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JEFFERSONVILLE, Ind. (WDRB) -- Road rage shooter Yalanda Parrish is out of prison, but she is not exactly a free woman. Only WDRB's Rachel Collier was there to speak with Parrish and the man she shot.
Yalanda Parrish's new home is a work release center, part of the Clark County Jail. Now released from prison, Yalanda Parrish is confident, telling a WDRB reporter she feels "blessed" as she walked into Clark County Court Thursday.
A judge announced her sentence will be served out in a work release program.
As she came out of court, only WDRB was there to talk to her.
"Yalanda, how do you think the work release program will be a better fit for you?" asked WDRB's Rachel Collier. "Uh, I'll talk about that later," she responded. When asked, "How are you feeling though today after court?" "Uh, I'm at peace," Parrish said.
In June of 2008, Parrish shot Wesley Mosier in the chest after a road rage incident in Jeffersonville. In 2009, a jury convicted her of aggravated battery and criminal recklessness. Parrish was sentenced to 10 years in prison, but has only served three.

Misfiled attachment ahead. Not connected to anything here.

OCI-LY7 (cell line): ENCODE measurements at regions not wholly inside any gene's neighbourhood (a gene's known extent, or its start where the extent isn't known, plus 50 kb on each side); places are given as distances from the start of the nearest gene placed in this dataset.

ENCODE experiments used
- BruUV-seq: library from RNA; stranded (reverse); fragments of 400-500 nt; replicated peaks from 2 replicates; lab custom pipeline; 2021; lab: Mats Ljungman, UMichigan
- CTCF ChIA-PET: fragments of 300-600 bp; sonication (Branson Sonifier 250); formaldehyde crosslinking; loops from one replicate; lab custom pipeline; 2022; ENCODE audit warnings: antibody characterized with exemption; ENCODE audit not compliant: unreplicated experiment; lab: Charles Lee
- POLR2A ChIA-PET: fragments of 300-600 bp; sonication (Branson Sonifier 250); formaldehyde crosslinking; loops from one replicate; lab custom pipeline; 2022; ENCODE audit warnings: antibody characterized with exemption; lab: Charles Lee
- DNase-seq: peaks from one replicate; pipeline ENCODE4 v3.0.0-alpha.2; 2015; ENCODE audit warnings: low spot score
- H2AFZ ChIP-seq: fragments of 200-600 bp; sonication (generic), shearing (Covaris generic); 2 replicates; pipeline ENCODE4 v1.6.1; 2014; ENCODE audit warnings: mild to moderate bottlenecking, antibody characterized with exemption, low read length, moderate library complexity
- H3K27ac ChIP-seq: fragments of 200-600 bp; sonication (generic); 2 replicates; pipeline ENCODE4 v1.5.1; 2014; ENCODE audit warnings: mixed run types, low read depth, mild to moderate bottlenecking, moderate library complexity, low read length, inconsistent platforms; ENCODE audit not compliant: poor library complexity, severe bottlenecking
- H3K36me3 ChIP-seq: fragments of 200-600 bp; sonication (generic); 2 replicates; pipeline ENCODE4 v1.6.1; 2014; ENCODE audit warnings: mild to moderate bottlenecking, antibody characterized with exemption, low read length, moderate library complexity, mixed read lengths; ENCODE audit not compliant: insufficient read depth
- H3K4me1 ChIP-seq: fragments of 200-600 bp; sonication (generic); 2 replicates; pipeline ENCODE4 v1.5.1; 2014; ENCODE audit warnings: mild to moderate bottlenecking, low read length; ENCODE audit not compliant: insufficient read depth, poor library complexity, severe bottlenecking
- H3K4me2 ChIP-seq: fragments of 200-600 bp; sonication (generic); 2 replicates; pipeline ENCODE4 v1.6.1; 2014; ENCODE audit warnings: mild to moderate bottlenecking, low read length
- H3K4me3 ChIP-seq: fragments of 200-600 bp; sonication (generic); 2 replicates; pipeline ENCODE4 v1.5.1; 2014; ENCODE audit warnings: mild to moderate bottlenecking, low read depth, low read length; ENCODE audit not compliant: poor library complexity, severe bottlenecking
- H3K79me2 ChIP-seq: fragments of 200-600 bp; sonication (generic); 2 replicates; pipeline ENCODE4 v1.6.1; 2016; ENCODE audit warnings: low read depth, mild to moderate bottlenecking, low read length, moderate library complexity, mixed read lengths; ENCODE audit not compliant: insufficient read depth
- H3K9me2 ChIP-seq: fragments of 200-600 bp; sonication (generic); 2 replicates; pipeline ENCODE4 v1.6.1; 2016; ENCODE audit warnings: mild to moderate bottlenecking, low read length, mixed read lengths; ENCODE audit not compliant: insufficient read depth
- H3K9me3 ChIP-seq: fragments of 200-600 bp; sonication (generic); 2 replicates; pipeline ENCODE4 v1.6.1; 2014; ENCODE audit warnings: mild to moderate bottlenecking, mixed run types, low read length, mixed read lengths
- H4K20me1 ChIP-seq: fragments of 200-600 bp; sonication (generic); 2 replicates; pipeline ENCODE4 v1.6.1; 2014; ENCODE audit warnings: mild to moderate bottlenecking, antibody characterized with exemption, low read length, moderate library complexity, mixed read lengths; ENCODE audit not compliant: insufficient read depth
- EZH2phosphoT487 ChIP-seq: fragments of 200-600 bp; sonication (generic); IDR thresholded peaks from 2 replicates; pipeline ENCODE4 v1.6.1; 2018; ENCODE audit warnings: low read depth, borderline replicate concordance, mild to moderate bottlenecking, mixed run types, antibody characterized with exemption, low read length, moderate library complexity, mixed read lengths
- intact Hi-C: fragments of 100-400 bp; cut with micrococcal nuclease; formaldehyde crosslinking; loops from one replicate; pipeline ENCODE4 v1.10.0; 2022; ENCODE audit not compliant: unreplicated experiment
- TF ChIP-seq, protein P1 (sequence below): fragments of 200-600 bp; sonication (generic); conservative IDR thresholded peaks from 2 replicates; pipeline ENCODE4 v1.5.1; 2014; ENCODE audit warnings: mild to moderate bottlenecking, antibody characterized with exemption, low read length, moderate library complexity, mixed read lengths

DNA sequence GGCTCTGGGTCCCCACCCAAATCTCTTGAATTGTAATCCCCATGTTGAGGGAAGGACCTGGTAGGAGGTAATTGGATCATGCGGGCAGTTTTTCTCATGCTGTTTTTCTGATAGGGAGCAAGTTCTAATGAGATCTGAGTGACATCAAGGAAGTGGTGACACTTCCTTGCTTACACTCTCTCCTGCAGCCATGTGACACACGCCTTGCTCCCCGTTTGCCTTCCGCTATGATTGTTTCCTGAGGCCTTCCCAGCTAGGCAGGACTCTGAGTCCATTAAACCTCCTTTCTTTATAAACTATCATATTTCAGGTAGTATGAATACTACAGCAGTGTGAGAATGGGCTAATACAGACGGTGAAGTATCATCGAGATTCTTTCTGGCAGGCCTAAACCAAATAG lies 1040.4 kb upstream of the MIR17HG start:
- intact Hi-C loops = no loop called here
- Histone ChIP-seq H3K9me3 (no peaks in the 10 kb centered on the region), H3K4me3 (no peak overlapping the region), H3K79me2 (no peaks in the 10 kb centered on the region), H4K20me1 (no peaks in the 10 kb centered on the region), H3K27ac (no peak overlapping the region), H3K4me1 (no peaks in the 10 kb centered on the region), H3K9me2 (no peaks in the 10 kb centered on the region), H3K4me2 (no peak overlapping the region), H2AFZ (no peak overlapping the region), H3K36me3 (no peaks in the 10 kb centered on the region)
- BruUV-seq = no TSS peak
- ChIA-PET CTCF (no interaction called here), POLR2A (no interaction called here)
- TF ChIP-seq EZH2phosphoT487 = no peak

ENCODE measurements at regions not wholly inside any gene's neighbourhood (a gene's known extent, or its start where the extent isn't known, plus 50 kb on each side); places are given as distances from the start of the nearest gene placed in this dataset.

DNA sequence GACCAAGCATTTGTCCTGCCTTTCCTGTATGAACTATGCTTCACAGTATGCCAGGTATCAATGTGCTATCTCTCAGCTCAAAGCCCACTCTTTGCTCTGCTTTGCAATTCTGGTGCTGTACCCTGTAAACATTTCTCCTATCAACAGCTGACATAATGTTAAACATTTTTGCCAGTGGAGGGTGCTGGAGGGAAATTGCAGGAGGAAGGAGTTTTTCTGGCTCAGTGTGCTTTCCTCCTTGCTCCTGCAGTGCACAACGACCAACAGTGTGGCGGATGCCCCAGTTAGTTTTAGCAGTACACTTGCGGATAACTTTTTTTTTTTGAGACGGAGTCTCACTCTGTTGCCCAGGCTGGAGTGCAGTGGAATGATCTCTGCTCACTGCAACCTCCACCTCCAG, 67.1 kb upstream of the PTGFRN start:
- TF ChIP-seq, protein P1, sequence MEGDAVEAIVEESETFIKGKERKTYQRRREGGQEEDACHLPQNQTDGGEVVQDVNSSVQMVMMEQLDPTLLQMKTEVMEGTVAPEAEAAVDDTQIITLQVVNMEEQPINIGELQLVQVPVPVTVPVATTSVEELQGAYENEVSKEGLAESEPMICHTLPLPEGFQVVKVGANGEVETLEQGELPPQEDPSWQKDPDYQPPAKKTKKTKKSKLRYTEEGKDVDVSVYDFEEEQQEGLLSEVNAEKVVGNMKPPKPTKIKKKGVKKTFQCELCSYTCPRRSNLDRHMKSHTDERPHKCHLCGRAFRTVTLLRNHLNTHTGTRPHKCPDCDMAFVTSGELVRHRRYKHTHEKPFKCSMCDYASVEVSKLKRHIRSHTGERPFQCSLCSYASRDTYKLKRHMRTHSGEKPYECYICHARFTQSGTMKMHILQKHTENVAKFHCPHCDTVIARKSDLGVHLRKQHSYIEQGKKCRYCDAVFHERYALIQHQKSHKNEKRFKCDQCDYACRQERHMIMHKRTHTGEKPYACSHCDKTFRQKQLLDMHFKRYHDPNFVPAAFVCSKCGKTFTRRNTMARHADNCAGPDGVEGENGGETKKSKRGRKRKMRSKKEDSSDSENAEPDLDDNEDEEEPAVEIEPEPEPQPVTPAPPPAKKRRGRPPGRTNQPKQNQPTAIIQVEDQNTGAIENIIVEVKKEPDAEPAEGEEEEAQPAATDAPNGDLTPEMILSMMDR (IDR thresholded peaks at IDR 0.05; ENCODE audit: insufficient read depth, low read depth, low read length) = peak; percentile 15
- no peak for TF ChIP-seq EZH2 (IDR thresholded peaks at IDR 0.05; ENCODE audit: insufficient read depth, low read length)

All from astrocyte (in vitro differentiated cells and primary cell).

Although the judge Thursday ordered her to three years of work release, she will likely only serve about half that because of the way Indiana laws work.
"Do you think this will be a good change for you instead of being in prison?" asked Collier. "Anything's better than prison," Parrish replied.
Her victim is indifferent to her being out on work release. "So it doesn't quite bother you that she's only been in prison for a couple of years and she'll be out on work release?" asked Collier. "No," responded Mosier. "Because the work release will be harder. When you have to get out everyday and come back, and pay to stay in the jail and stay there on the weekends," he explained.
"Do you feel she'll be a threat to anyone while she's out?" asked Collier. "Probably." Mosier replied.
"I'm sure it has been a great change and shock to her life having to spend the last three years in the Department of Corrections," said Clark County Prosecutor Steven Stewart. "I'm hoping that time in there changed her outlook on the use of firearms."
It is the latest chapter in the road rage saga that captured the attention of Kentuckiana. "I think everybody could relate to both of the people involved," said Stewart. "Everybody has perhaps done something, yelled, cussed, given the finger to some other driver, except the part about drawing a gun and shooting someone because of it."
The director at the work release center says it may be hard for Yalanda Parrish to initially find work because so many people know her name and her case.